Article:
Massachusetts, which has a current investment adviser registration exemption for certain hedge fund managers, is proposing to essentially eliminate any registration exemption for hedge fund managers, except for those managers to Section 3(c)(7) funds. This means that if the Massachusetts proposed regulations (reprinted below) are adopted as proposed, all Section 3(c)(1) hedge fund managers in Massachussets will need to register as investment advisers in order to continue accepting assets.
Proposed Regulations Overview
There are two main parts of the new proposed rules:
1. Change in the definition of “institutional buyer”. The current MA regulations exempt managers from the registration requirements if they only provide investment advice to “institutional buyers”. The term “institutional buyer” currently includes hedge funds with only accredited investors who contribute at least $50,000 to the fund. The new definition will essentially erase hedge funds from the definition of institutional buyer. There is a grandfathering provision for managers which currently rely on the exemption; however, those managers will not be able to accept any new investors into their funds and they will not be able to allow existing investors to add additional subscription amounts (unless the manager subsequently registers as an investment adviser).
2. Exemption for Certain Exempt Reporting Advisers. An Exempt Reporting Adviser is a fund manager which is not registered with the SEC becasue the manager has less than $150M of AUM. For managers that are (i) exempt reporting advisers, (ii) located in Massachusetts and (iii) provide investment advice to one or more Section 3(c)(7) funds, an exemption from registration in Massachusetts is available if:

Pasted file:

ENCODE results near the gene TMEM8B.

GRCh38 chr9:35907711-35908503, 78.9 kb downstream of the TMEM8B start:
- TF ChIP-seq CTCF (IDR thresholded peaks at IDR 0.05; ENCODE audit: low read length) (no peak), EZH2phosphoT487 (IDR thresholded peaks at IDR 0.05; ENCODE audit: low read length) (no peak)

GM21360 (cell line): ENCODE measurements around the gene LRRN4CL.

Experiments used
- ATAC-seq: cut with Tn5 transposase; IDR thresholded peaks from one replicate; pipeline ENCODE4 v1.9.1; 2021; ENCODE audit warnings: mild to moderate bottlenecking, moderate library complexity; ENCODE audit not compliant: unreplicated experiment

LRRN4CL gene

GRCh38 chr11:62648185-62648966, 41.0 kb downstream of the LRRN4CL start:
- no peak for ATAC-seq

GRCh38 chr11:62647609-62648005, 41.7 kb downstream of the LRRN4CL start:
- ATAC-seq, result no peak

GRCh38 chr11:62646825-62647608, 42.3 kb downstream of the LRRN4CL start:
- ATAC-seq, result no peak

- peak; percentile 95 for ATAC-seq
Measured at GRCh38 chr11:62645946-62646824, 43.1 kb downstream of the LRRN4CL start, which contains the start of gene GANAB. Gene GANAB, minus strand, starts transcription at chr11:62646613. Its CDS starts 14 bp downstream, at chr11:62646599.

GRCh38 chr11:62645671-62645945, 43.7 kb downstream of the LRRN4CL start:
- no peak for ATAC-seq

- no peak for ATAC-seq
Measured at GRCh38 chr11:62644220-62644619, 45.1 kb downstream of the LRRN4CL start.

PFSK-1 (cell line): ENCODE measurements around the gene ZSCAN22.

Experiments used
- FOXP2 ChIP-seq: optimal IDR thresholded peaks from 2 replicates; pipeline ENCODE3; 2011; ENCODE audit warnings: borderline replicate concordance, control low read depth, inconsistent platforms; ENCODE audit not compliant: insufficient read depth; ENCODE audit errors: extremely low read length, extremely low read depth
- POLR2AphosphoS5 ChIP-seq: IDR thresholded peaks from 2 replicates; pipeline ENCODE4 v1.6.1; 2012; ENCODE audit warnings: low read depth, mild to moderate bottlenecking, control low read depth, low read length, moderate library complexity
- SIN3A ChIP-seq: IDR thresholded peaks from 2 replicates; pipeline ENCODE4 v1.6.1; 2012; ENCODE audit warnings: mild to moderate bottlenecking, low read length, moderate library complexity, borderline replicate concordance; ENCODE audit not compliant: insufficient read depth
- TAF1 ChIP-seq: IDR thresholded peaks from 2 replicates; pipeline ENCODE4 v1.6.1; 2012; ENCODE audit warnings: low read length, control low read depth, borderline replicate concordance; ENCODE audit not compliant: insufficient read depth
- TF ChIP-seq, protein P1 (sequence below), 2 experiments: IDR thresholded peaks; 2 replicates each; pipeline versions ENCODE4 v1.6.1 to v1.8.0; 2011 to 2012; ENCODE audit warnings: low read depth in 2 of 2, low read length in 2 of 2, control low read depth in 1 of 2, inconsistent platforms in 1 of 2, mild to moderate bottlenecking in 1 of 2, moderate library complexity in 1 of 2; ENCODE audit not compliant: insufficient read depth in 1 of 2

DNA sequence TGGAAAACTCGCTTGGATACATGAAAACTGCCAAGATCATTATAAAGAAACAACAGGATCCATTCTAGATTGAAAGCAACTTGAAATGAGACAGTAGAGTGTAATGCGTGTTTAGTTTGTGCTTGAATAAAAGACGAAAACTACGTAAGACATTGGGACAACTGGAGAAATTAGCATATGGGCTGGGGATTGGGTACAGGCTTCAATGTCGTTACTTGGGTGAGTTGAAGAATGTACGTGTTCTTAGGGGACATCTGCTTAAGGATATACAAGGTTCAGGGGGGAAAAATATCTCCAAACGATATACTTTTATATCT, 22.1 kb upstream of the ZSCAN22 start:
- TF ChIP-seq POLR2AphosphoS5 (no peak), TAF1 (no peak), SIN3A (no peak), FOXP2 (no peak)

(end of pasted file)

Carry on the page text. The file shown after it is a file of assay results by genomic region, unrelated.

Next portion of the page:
- The firm and the representatives are not subject to certain “disqualification” provisions
- The firm files the Exempt Reporting Adviser form with the commonwealth of Massachusetts (probably electronically through the IARD)
- The firm pays a fee to the Securities Division
What This Means
Essentially fund managers who are located in Massachussets will need to register with the Securities Division (unless the manager provides advice only to Section 3(c)(7) funds). Registration generally will take about two months and the firm and representatives will face certain regulatory requirements such as maintaining a bond and taking certain proficiency exams (generally the Series 65 exam).